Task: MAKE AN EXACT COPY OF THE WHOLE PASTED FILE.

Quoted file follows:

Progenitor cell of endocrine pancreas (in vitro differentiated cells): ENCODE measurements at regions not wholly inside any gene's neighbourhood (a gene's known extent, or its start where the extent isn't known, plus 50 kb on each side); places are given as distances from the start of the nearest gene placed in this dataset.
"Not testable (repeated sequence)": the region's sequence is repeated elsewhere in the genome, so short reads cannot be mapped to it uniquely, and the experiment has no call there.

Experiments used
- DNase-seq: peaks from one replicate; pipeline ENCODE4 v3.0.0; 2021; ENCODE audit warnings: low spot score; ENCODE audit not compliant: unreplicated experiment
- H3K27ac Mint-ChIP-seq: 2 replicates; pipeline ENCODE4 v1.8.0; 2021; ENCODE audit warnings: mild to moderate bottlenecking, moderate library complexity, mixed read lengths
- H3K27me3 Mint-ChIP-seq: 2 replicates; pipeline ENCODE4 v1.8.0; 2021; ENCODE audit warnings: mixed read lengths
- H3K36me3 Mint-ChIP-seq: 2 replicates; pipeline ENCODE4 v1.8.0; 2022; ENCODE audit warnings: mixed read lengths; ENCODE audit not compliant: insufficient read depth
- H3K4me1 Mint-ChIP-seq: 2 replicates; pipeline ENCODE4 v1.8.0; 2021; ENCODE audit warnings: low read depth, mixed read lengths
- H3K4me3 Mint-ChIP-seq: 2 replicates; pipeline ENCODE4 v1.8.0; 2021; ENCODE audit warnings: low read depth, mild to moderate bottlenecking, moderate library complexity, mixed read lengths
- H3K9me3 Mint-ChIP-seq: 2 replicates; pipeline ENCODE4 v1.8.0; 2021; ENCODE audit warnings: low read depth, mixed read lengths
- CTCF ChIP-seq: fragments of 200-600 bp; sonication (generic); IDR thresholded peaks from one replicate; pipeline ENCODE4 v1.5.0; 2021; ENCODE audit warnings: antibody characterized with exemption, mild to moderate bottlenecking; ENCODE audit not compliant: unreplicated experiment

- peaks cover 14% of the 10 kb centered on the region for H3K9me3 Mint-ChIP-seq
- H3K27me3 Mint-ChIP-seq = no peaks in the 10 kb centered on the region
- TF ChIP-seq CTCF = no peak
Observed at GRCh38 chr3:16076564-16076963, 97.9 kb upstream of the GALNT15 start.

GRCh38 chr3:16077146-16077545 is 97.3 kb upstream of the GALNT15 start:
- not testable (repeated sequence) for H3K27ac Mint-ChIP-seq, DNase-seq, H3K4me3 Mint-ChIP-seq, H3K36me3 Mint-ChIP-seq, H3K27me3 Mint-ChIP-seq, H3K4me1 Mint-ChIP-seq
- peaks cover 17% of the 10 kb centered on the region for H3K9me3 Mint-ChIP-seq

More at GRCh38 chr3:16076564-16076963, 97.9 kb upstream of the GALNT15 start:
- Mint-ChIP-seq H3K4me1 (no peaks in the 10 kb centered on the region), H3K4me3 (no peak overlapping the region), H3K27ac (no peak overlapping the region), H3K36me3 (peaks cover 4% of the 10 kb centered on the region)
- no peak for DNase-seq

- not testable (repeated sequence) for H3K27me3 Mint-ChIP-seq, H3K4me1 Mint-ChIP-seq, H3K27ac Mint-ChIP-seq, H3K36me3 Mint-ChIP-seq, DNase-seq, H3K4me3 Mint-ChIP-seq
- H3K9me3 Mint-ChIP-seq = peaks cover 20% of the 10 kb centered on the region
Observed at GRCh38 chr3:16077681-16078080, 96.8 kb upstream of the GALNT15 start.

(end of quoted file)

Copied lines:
Progenitor cell of endocrine pancreas (in vitro differentiated cells): ENCODE measurements at regions not wholly inside any gene's neighbourhood (a gene's known extent, or its start where the extent isn't known, plus 50 kb on each side); places are given as distances from the start of the nearest gene placed in this dataset.
"Not testable (repeated sequence)": the region's sequence is repeated elsewhere in the genome, so short reads cannot be mapped to it uniquely, and the experiment has no call there.

Experiments used
- DNase-seq: peaks from one replicate; pipeline ENCODE4 v3.0.0; 2021; ENCODE audit warnings: low spot score; ENCODE audit not compliant: unreplicated experiment
- H3K27ac Mint-ChIP-seq: 2 replicates; pipeline ENCODE4 v1.8.0; 2021; ENCODE audit warnings: mild to moderate bottlenecking, moderate library complexity, mixed read lengths
- H3K27me3 Mint-ChIP-seq: 2 replicates; pipeline ENCODE4 v1.8.0; 2021; ENCODE audit warnings: mixed read lengths
- H3K36me3 Mint-ChIP-seq: 2 replicates; pipeline ENCODE4 v1.8.0; 2022; ENCODE audit warnings: mixed read lengths; ENCODE audit not compliant: insufficient read depth
- H3K4me1 Mint-ChIP-seq: 2 replicates; pipeline ENCODE4 v1.8.0; 2021; ENCODE audit warnings: low read depth, mixed read lengths
- H3K4me3 Mint-ChIP-seq: 2 replicates; pipeline ENCODE4 v1.8.0; 2021; ENCODE audit warnings: low read depth, mild to moderate bottlenecking, moderate library complexity, mixed read lengths
- H3K9me3 Mint-ChIP-seq: 2 replicates; pipeline ENCODE4 v1.8.0; 2021; ENCODE audit warnings: low read depth, mixed read lengths
- CTCF ChIP-seq: fragments of 200-600 bp; sonication (generic); IDR thresholded peaks from one replicate; pipeline ENCODE4 v1.5.0; 2021; ENCODE audit warnings: antibody characterized with exemption, mild to moderate bottlenecking; ENCODE audit not compliant: unreplicated experiment

- peaks cover 14% of the 10 kb centered on the region for H3K9me3 Mint-ChIP-seq
- H3K27me3 Mint-ChIP-seq = no peaks in the 10 kb centered on the region
- TF ChIP-seq CTCF = no peak
Observed at GRCh38 chr3:16076564-16076963, 97.9 kb upstream of the GALNT15 start.

GRCh38 chr3:16077146-16077545 is 97.3 kb upstream of the GALNT15 start:
- not testable (repeated sequence) for H3K27ac Mint-ChIP-seq, DNase-seq, H3K4me3 Mint-ChIP-seq, H3K36me3 Mint-ChIP-seq, H3K27me3 Mint-ChIP-seq, H3K4me1 Mint-ChIP-seq
- peaks cover 17% of the 10 kb centered on the region for H3K9me3 Mint-ChIP-seq

More at GRCh38 chr3:16076564-16076963, 97.9 kb upstream of the GALNT15 start:
- Mint-ChIP-seq H3K4me1 (no peaks in the 10 kb centered on the region), H3K4me3 (no peak overlapping the region), H3K27ac (no peak overlapping the region), H3K36me3 (peaks cover 4% of the 10 kb centered on the region)
- no peak for DNase-seq

- not testable (repeated sequence) for H3K27me3 Mint-ChIP-seq, H3K4me1 Mint-ChIP-seq, H3K27ac Mint-ChIP-seq, H3K36me3 Mint-ChIP-seq, DNase-seq, H3K4me3 Mint-ChIP-seq
- H3K9me3 Mint-ChIP-seq = peaks cover 20% of the 10 kb centered on the region
Observed at GRCh38 chr3:16077681-16078080, 96.8 kb upstream of the GALNT15 start.